Intriguingly, while Kenyans have traditionally favored tea, it is undeniable fact that Kenya produces some of the best Arabica coffee in the world. It is only until recently that coffee, which had been seen as a preserve of western culture for a long period of time, become a popular drink of choice for locals (second only to alcohol). For the last five years, the consumption of coffee has grown tremendously as evidenced by the dozen work-friendly coffee houses littered in various urban centers across the country. While majority of these coffee roasters are high-end chains serving the middle class in the country, none has become more symbolic to this growth than Java house which set up shop back in 1999.
From the décor to the Caffe macchiatos, Cappuccinos, and Espressos, Kenyan coffee houses have come a long way and make up some of the best and impressive meeting points for business and pleasure alike. Personally, I always find myself arranging my meetings or dates at these coffee roasters with art Caffe being my favorite hang-out joint. Good Wi-fi, amazing coffee, the option to eat good food in addition to serving as relaxed hangouts with cool and comfy couches for the cosmopolitan urban populace is what makes this coffee house business to tick in Kenya. While previously the coffee consumed locally was not refined or flavored it has gradually evolved into flavored lattes and custom concoctions.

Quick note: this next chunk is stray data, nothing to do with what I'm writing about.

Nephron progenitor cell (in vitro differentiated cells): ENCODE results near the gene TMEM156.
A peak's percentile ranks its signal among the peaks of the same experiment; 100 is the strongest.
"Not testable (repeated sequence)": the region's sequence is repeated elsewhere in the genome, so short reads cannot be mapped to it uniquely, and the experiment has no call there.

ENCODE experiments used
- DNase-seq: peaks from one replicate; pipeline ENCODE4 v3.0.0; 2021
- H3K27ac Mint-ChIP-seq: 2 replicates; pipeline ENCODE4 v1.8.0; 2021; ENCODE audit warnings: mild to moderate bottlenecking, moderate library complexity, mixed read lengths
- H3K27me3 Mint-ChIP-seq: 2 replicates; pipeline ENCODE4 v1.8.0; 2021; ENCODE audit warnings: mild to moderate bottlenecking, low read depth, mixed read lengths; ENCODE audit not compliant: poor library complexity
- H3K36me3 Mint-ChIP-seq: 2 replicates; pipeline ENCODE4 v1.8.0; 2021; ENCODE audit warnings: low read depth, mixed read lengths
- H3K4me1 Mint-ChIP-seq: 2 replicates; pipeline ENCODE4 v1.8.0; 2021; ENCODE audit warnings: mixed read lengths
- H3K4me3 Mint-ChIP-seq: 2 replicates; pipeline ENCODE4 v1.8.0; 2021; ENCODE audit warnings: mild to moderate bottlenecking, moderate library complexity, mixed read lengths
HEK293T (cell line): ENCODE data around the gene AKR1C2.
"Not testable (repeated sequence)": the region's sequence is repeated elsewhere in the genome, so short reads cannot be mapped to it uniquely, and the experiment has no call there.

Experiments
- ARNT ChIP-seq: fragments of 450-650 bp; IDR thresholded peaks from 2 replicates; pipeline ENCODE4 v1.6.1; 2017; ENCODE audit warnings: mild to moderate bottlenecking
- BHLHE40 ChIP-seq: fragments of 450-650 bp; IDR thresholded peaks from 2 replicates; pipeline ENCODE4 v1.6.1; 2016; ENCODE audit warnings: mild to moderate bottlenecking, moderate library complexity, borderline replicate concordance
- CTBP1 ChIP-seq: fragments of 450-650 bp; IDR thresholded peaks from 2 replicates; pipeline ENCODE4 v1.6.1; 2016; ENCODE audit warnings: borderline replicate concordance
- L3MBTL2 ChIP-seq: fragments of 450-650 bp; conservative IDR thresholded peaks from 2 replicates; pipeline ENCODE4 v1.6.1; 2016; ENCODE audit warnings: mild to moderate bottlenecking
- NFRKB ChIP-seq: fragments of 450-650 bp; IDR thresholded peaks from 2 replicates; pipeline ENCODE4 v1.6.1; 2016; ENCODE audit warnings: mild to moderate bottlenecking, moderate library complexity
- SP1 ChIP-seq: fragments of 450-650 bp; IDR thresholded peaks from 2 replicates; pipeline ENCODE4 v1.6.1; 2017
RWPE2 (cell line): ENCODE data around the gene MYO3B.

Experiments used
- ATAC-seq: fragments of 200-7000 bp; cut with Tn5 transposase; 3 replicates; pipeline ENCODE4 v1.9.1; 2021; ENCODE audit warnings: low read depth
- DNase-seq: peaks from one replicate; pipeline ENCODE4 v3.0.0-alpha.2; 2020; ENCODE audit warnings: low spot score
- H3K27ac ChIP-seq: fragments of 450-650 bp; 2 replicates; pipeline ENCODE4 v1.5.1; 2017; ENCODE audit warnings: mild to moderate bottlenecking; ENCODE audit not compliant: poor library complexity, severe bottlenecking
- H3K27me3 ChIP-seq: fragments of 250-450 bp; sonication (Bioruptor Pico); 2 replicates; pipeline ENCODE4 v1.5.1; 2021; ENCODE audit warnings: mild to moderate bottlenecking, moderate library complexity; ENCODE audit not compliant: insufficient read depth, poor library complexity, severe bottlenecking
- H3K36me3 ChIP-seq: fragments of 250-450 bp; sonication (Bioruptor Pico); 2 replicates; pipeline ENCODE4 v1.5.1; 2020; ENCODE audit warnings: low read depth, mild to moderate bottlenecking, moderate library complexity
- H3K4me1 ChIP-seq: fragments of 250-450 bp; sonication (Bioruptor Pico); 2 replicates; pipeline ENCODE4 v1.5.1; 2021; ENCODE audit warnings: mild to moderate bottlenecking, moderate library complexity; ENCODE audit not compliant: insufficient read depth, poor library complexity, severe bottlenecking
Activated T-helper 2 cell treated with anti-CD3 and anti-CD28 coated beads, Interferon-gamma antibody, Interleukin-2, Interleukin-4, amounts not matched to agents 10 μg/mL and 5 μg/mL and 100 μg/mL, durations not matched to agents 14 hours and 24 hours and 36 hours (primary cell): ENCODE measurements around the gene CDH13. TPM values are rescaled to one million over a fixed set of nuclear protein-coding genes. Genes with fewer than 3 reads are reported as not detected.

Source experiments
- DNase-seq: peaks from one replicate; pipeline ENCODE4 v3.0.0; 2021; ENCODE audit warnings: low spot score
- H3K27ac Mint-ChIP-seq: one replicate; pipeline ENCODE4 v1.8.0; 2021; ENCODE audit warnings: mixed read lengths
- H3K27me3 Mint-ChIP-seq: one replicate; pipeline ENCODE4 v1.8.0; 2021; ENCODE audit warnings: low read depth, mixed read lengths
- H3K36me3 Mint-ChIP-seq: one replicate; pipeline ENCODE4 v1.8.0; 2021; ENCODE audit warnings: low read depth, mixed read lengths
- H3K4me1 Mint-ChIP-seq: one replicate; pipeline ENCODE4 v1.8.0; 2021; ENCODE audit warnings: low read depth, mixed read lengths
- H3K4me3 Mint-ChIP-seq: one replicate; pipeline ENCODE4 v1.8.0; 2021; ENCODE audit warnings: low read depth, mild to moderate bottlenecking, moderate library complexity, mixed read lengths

A mug of coffee goes for about $2.5 in local outlets to over $10 in global outlets, the coffee culture in Kenya however is still diverse, along the Kenyan coast you are more likely to find men drinking a traditional form of coffee popularly christened as kahawa chungu which means bitter coffee and consists of concentrated spicy black coffee boiled over a charcoal burner in long brass kettles, it costs about $0.3. In the urban centers, you will be able to sit in a coffee shop and order a double latte, a cup of sweet black coffee or cappuccinos served in cups or mug take-aways with the option of adding milk and sugar, however you like it. So diversified is the coffee culture in Kenya that you will find shopping outlets like malls and supermarkets selling different concoctions of takeaway coffee.
While the coffee drinking culture has been steadily picking in Kenya, Kenyans have a special preference for coffee processed in western countries. Few Kenyans prefer consuming coffee that has been produced and processed locally ostensibly because of the lack of modern and advanced means of refining coffee which tends to lower its quality. While Kenyans in the corporate world have had tea breaks during normal working hours, the idea of coffee breaks has not yet taken root as coffee is consumed while running various errands at various times of the day. Furthermore, consumption of coffee has not been yet accepted by all Kenyans as those from low income still prefer taking tea which is more affordable compared to coffee.